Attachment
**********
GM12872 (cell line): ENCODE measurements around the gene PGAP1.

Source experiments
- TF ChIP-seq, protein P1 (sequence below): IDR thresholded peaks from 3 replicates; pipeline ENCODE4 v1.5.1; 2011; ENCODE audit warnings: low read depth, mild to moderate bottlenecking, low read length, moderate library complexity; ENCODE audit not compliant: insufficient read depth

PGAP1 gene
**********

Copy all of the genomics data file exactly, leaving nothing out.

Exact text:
GM12872 (cell line): ENCODE measurements around the gene PGAP1.

Source experiments
- TF ChIP-seq, protein P1 (sequence below): IDR thresholded peaks from 3 replicates; pipeline ENCODE4 v1.5.1; 2011; ENCODE audit warnings: low read depth, mild to moderate bottlenecking, low read length, moderate library complexity; ENCODE audit not compliant: insufficient read depth

PGAP1 gene